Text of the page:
At some point, companies have to deal with overdue invoices. Whether the term is 30 days or more, there are clients who, for one reason or another, fail to pay on time and this is one concern that should be dealt with on a regular basis. invoice

As we all know, survival in any type of business rests on the cash flow and handling overdue invoices forms part of an important aspect of the operation. But chasing clients with overdue or unpaid accounts can take so much time and resources. In an article on “How to tackle overdue invoices and ensure you get paid”, Creative Boom listed some tips on how to stay friendly with clients and ensure smooth collection of overdue invoices:

1. Set expectations by establishing your payment terms as early as possible. You can start the deal by explaining to the client how and when you issue invoice, and when you expect the invoice to be settled. Usually, it’s a 30-day payment terms and this may vary depending on the size of the company and the volume of transactions.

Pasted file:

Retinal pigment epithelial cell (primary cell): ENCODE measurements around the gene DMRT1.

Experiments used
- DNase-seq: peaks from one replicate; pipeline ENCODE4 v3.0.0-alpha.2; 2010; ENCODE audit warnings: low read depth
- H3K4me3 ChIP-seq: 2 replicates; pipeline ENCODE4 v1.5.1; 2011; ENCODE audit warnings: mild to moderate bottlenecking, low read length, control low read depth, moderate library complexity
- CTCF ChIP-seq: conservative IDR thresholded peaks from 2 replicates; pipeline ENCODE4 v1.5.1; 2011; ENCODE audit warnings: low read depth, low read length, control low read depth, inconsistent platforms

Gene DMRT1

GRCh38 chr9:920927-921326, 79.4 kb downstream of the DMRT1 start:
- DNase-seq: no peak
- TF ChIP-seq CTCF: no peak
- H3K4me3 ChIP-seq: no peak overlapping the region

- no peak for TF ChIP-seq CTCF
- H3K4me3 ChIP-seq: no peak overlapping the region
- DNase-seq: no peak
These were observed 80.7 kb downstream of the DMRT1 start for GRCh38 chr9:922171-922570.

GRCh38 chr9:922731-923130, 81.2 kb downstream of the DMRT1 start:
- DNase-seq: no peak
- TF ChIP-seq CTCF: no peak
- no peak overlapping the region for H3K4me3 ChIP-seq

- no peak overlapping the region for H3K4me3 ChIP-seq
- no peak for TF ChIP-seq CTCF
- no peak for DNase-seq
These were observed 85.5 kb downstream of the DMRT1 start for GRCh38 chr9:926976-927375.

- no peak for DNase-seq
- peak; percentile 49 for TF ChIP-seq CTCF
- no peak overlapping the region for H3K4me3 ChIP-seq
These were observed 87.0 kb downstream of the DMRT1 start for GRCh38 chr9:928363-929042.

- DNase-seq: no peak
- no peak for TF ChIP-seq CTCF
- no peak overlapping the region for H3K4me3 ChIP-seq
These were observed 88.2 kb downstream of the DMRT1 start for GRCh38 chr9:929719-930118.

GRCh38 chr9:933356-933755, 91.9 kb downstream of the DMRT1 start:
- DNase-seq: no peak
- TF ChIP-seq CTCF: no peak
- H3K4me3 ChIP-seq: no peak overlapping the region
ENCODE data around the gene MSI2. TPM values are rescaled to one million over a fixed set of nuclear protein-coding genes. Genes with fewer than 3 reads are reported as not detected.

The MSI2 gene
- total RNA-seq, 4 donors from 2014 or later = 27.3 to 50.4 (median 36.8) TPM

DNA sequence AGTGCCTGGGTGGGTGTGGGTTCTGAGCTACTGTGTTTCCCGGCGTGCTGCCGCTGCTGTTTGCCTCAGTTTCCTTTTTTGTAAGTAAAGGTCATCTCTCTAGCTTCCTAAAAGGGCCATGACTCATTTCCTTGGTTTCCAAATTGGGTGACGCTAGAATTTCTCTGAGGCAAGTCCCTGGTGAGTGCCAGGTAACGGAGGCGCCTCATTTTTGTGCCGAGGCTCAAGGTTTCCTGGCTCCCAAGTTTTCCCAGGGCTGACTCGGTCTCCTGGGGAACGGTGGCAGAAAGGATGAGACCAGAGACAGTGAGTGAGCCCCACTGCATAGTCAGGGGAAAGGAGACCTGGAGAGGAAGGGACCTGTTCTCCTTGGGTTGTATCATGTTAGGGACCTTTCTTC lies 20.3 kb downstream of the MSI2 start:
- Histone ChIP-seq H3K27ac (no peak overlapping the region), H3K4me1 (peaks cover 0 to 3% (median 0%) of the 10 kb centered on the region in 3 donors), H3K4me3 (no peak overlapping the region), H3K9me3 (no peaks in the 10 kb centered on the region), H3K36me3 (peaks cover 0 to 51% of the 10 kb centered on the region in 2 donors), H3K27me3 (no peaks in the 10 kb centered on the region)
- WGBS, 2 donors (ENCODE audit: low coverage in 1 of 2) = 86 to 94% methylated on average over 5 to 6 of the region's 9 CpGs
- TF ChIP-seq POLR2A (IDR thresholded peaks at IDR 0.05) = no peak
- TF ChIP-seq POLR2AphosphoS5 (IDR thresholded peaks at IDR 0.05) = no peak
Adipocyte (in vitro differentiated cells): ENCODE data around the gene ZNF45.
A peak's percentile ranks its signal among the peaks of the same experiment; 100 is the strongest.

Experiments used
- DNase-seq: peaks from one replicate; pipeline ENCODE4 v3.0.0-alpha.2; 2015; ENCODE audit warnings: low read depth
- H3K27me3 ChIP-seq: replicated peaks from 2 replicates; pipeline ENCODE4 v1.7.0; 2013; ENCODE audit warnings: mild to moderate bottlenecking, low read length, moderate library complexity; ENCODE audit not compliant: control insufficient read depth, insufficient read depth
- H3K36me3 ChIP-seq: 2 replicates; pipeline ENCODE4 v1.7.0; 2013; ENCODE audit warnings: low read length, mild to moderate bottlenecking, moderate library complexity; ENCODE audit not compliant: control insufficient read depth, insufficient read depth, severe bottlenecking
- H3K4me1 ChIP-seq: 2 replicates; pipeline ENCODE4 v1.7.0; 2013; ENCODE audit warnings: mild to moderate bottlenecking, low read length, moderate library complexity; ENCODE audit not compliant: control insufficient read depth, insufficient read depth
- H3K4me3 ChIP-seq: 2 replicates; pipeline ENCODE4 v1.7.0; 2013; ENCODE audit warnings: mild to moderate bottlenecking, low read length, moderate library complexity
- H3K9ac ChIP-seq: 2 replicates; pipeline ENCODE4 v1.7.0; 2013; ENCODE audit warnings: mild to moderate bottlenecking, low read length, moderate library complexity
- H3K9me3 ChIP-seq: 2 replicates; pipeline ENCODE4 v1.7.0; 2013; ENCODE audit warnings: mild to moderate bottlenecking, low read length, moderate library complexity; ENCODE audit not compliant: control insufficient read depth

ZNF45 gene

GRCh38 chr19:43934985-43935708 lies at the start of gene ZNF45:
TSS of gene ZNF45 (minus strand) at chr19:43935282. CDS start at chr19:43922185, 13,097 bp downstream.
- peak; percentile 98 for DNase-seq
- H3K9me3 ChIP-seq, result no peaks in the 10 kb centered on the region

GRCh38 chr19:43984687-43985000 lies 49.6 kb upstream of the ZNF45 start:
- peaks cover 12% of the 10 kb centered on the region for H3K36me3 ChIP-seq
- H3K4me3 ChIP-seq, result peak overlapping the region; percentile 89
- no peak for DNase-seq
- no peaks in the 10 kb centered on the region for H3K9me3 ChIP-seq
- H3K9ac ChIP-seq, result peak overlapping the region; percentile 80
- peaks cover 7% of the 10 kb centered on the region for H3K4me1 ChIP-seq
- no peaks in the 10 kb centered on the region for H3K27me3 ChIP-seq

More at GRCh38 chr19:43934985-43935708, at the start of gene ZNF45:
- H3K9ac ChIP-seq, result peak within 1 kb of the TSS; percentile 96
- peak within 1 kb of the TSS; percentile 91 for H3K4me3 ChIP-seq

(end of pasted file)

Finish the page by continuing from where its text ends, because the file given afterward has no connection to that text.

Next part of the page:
2. Warn clients about interest on late payments. Some companies do impose interest on late payments so if you are one of them, be sure to inform your clients about the interest even before you provide the service.
3. Know when to follow-up with the client. When the 30-day time-frame is up and there is still no payment, give it a few more days before you start the follow-up process. You may have to decide how many days you need to give them after the invoice becomes overdue.
4. Send friendly reminders. Be it mail or a phone call, be sure to stay polite and respectful when reminding your client of the overdue invoice.
5. Don’t assume the worst when following-up with your client for the first time. Some people do forget, and getting angry at your client won’t serve you or your bottom line.
6. Sent a statement and continue to follow up for payment for up to 90 days.
When all these tips have failed, it may be time to hire someone else to do the collection. Turning the account over to a professional debt collector improve the chances of you getting paid for the work you have done.